PPC Ad Testing: “Can” vs. “Should”

I love PPC for a number of reasons. It’s fast and effective, it doesn’t require a ton of money to use, and there are few other marketing channels that make ad testing so easy and effective.

But as much as I love PPC ad testing, I feel the need for caution. Like a kid in a candy store, PPC managers often have trouble choosing what to test. Just because you CAN test 20 things at once doesn’t mean you SHOULD.

One of the best things about PPC is the fact that you can run an almost unlimited number of tests. You can test 10 different ad variations if you want to. If you’re using display, you can even test text ads vs. image ads. Within the image ads bucket, you can test rich media, animation, several different sizes….. You get the picture.

I’ve found that new PPC advertisers (and clients) see this buffet of choices and try to pile one of each on their small appetizer plate. They set up a multitude of ad tests right away, before they’ve launched a single campaign or gathered one iota of data. The thinking is, “we’re not sure what will work, so let’s try them all!”

To an extent, they’re right. With a brand new advertiser and a brand new campaign, you really don’t know what will work. Because PPC generates a lot of data so quickly, in some ways it’s logical to test every option so you can get that data as fast as you can.

But let’s think about this for a second. Way back in business school, we learned about a little thing called opportunity cost. Opportunity cost takes into account a few key factors.

Time.

The mere task of setting up 10 or more ad tests can be daunting, even to an experienced PPC manager. What copy will we use in each variation? What exactly are we testing? Even with a tool like Adwords Editor, it takes time to set up each variation – and it’s compounded by the number of ad groups you’re working with.

There’s also the issue of the amount of time it takes to get results. For simplicity’s sake, let’s say you need 100 clicks on each ad for statistical significance, and you estimate it’ll take a week to get that many clicks in each cell. If you’re running 2 ads, that’s 200 clicks – but if you’re running 10 ads, that’s 1,000 clicks. You’ve just turned a 1-week test into a 5-week test. And in the meantime, you may be running an ad that’s losing money – which you won’t find out for 5 weeks. Yikes.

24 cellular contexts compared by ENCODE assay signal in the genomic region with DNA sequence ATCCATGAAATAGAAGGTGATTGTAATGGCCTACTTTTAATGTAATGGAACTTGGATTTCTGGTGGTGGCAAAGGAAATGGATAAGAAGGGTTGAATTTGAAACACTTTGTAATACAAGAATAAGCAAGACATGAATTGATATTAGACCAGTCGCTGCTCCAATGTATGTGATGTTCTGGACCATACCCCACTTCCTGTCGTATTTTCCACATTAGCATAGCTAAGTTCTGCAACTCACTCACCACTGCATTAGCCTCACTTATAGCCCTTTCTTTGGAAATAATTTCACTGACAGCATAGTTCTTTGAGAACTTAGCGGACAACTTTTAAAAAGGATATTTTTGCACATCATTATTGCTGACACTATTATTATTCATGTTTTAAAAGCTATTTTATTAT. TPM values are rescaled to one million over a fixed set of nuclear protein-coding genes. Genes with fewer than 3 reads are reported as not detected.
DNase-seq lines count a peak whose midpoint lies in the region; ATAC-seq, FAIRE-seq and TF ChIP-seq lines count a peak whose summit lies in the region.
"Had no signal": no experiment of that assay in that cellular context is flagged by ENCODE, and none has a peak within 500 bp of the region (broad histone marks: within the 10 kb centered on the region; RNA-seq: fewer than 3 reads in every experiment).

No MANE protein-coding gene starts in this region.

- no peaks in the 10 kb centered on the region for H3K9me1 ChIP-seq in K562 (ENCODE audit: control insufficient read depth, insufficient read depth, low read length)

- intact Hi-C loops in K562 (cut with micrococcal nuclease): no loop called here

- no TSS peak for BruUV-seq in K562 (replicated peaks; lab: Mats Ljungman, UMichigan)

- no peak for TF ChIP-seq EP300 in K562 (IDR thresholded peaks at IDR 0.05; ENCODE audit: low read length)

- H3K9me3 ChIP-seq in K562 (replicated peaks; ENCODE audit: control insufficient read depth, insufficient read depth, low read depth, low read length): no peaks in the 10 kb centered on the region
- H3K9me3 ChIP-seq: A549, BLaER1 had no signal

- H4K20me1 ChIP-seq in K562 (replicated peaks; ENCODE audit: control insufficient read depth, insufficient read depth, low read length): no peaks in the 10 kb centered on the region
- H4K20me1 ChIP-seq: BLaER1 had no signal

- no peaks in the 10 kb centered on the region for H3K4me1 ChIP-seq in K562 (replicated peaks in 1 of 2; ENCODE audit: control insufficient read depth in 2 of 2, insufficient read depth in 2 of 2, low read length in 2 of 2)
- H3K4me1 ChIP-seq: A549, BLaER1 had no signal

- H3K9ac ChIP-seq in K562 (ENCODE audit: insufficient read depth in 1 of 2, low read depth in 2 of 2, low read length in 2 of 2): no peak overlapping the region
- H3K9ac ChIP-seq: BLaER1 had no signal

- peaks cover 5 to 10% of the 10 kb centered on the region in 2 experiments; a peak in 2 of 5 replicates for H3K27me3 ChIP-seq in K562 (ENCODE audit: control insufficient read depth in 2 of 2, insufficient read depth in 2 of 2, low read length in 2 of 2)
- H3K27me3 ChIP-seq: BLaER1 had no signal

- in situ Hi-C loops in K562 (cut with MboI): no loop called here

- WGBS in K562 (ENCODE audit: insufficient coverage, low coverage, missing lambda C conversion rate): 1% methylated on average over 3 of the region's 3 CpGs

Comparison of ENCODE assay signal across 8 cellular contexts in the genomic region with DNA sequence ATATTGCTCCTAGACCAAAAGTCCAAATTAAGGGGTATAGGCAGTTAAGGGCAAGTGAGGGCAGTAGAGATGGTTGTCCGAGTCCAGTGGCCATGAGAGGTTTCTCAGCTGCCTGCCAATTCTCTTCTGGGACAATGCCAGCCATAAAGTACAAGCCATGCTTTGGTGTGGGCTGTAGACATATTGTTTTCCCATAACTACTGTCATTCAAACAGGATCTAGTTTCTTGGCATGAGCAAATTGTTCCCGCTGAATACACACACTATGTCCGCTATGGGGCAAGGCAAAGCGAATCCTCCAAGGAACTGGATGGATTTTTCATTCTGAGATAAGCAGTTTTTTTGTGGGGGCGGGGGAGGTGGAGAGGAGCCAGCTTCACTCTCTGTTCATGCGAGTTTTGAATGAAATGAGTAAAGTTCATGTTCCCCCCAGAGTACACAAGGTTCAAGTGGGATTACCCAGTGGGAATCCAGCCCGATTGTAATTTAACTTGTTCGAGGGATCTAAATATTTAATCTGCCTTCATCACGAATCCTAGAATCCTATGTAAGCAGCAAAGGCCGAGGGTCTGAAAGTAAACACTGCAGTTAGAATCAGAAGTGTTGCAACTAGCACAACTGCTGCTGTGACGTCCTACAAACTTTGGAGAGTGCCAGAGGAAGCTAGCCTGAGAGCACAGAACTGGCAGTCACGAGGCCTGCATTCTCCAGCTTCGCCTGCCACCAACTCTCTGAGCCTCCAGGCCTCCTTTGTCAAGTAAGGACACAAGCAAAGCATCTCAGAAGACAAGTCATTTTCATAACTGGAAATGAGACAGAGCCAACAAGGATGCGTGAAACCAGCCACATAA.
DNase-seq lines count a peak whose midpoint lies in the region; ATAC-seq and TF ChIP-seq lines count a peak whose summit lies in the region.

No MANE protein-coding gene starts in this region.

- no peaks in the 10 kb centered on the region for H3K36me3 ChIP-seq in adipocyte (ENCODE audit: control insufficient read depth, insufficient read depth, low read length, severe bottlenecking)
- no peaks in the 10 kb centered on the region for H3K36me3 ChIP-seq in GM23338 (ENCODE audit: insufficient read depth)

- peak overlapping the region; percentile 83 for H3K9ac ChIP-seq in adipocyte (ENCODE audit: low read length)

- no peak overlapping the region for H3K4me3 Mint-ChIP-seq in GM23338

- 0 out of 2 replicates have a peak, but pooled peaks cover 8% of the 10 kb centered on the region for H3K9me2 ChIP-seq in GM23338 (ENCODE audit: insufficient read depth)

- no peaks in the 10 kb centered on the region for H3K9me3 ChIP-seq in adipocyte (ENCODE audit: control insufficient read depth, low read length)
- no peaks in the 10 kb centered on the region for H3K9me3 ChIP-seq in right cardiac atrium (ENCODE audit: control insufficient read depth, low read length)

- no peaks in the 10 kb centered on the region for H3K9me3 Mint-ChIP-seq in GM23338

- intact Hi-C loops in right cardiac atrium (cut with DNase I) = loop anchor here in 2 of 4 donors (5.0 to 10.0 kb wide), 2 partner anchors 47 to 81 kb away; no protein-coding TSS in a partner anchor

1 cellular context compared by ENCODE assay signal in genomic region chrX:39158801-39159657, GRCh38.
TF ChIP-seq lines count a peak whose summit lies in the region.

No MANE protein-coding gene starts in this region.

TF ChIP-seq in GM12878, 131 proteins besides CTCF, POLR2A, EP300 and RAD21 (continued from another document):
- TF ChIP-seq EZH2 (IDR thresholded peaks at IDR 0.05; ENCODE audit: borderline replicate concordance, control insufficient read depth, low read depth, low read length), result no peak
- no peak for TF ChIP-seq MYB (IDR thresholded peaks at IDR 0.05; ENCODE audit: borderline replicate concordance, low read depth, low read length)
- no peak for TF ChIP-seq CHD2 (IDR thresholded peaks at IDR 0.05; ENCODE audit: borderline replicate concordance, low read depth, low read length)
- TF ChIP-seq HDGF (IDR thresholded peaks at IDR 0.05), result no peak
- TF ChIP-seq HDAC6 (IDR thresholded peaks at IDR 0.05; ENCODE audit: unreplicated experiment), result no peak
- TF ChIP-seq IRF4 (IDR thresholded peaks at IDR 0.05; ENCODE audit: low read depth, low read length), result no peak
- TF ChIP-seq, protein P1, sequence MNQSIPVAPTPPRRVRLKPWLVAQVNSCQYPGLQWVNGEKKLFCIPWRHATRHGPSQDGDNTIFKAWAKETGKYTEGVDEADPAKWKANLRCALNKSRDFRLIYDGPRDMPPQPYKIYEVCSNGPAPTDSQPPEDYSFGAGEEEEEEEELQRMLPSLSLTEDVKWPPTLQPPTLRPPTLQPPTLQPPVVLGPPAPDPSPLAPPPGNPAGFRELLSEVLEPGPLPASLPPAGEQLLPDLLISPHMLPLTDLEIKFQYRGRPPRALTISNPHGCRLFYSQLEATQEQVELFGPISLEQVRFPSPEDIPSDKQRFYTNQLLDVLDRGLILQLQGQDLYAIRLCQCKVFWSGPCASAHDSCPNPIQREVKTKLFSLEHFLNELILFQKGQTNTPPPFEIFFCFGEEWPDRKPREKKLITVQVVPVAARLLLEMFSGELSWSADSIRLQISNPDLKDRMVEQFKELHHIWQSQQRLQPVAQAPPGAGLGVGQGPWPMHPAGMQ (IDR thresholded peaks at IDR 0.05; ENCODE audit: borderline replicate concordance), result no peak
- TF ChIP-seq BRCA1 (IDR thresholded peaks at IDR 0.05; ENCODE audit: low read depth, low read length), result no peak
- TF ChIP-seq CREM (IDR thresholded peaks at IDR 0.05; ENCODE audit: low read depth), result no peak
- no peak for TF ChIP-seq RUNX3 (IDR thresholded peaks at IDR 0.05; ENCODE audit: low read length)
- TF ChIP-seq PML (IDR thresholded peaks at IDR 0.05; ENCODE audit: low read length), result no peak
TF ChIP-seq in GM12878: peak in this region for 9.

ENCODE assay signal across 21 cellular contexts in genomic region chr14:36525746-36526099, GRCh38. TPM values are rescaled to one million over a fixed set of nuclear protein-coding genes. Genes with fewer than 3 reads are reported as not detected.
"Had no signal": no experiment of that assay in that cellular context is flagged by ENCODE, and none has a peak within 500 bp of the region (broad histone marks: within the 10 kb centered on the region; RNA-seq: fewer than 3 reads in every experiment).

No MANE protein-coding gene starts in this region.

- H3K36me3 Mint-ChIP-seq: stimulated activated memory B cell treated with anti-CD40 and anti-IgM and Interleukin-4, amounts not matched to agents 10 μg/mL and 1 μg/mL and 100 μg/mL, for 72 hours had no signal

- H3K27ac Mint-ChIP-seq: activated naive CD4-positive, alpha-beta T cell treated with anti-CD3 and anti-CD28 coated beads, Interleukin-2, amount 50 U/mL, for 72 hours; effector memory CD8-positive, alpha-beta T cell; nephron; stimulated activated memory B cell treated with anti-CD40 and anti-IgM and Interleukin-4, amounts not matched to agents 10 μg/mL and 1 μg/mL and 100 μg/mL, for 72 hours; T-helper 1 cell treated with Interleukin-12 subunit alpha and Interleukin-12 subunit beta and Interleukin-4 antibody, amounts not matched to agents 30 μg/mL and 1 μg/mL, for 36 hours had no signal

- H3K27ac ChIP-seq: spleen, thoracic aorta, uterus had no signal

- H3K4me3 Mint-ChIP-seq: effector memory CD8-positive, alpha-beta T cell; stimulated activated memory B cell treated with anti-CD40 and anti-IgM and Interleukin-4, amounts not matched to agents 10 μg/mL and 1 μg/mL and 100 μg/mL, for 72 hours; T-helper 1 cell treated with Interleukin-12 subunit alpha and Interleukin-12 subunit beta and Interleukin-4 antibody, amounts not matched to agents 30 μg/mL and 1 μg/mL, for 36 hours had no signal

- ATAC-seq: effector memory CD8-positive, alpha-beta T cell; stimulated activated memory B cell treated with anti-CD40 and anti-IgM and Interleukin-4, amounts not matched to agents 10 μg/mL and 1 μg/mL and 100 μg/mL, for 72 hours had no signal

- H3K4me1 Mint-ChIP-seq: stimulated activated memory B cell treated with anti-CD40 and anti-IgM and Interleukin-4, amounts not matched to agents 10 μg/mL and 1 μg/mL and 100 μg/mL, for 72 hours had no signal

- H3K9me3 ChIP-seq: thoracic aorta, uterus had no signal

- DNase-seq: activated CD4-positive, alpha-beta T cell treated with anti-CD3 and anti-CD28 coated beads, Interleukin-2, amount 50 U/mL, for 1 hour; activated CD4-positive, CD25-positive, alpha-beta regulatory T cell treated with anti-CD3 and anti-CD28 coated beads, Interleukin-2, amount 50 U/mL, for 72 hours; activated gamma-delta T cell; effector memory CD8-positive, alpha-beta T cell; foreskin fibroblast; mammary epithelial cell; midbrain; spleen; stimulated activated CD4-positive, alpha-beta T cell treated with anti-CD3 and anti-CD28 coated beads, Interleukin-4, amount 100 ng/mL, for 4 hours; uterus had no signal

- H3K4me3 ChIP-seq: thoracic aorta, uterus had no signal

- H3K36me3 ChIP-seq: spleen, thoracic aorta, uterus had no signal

Margin of error.

The more information you’re working with, whether it be text or data, the higher the chance of making a mistake. How many of us have copied and pasted the wrong ad copy into an ad group? How many of us have made a crucial typo in ad copy? (Side story: Years ago when I worked in newspaper classifieds, we ran a real estate display ad for an open house at a $300,000 home, complete with a lovely photo of the sprawling manse – and put $30,000 in the ad copy. Needless to say, the open house was mobbed with unqualified buyers. We got a pleasant call from the REALTOR the next morning that I can’t repeat here. And no, this wasn’t my error. But it sure was memorable.)

The margin for error is even greater when it comes to analyzing test data. Running statistical significance on all the permutations in a huge multivariate test is not a ton of fun – and a math mistake can cost thousands of dollars.

Money.

By now it’s pretty clear how a complicated test can cost you actual dollars and cents. If a test takes too long, you might be paying for losing ads for weeks or even months. And if you make a mistake in ad copy or in analysis, that’ll cost you, too.

The moral of the story is, just because you CAN test all kinds of fancy things in PPC doesn’t mean you SHOULD test them. Using a systematic approach is much better (and easier) in the long run.

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Comments

  1. Great advice Melissa – if you're testing too many different variants it's also hard to establish which part made all the difference!

    Have you got any tips on how to choose what to test first? Say you inherit an account that's seen better days and the quality scores are abysmal account-wide. Would you look at ad copy, bids, ad groups – or something entirely different – first?

  2. Hi! If QS is low on an inherited account, I usually start with a total ad group restructure, with small, tight ad groups and highly relevant ad copy. I'll also start culling very low QS terms that aren't relevant to the offering. That usually helps.

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